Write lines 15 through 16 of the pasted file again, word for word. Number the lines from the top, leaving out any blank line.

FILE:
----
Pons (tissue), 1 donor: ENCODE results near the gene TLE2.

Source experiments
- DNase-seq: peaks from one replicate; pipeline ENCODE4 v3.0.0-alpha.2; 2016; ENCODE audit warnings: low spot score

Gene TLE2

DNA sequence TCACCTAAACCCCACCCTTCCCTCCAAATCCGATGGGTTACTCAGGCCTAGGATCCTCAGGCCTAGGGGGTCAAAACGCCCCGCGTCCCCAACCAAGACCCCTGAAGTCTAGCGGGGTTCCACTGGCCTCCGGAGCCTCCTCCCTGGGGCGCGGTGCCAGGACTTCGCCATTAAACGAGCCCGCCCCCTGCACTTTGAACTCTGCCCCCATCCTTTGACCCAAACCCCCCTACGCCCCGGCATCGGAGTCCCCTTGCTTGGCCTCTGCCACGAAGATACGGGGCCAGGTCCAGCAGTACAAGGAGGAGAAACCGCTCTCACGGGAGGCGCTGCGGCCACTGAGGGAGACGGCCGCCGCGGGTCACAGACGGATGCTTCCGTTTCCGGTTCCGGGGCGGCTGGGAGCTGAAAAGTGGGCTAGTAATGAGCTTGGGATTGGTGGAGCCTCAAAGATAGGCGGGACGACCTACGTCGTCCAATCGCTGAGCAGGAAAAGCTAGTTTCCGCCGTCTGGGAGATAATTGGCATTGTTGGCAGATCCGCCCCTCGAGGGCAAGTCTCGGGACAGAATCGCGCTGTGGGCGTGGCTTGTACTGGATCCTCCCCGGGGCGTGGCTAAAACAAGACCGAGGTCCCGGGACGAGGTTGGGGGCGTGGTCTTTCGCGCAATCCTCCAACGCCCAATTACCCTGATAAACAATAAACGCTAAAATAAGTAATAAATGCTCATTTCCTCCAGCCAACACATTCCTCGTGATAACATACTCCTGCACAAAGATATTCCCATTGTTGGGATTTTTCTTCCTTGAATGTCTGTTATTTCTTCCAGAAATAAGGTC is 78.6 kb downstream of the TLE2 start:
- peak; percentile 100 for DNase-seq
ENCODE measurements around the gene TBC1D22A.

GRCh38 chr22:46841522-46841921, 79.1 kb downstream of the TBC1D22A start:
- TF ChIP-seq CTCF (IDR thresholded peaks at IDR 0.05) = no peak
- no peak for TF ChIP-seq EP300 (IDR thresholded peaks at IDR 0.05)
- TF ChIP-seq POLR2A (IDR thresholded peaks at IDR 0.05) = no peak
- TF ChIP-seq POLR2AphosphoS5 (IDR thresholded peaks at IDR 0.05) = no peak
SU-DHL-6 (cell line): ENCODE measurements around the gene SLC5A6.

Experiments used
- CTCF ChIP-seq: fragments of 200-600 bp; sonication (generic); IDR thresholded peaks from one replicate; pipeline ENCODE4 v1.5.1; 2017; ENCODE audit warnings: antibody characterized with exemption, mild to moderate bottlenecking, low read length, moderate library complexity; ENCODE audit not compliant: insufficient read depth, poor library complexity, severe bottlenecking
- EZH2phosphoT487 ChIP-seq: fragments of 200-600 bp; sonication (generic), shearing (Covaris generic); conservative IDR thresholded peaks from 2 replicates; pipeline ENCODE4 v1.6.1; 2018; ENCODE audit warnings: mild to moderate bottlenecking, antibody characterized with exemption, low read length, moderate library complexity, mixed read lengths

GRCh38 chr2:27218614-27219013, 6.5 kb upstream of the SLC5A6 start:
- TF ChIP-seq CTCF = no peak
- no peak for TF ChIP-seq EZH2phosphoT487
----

- CTCF ChIP-seq: fragments of 200-600 bp; sonication (generic); IDR thresholded peaks from one replicate; pipeline ENCODE4 v1.5.1; 2017; ENCODE audit warnings: antibody characterized with exemption, mild to moderate bottlenecking, low read length, moderate library complexity; ENCODE audit not compliant: insufficient read depth, poor library complexity, severe bottlenecking
- EZH2phosphoT487 ChIP-seq: fragments of 200-600 bp; sonication (generic), shearing (Covaris generic); conservative IDR thresholded peaks from 2 replicates; pipeline ENCODE4 v1.6.1; 2018; ENCODE audit warnings: mild to moderate bottlenecking, antibody characterized with exemption, low read length, moderate library complexity, mixed read lengths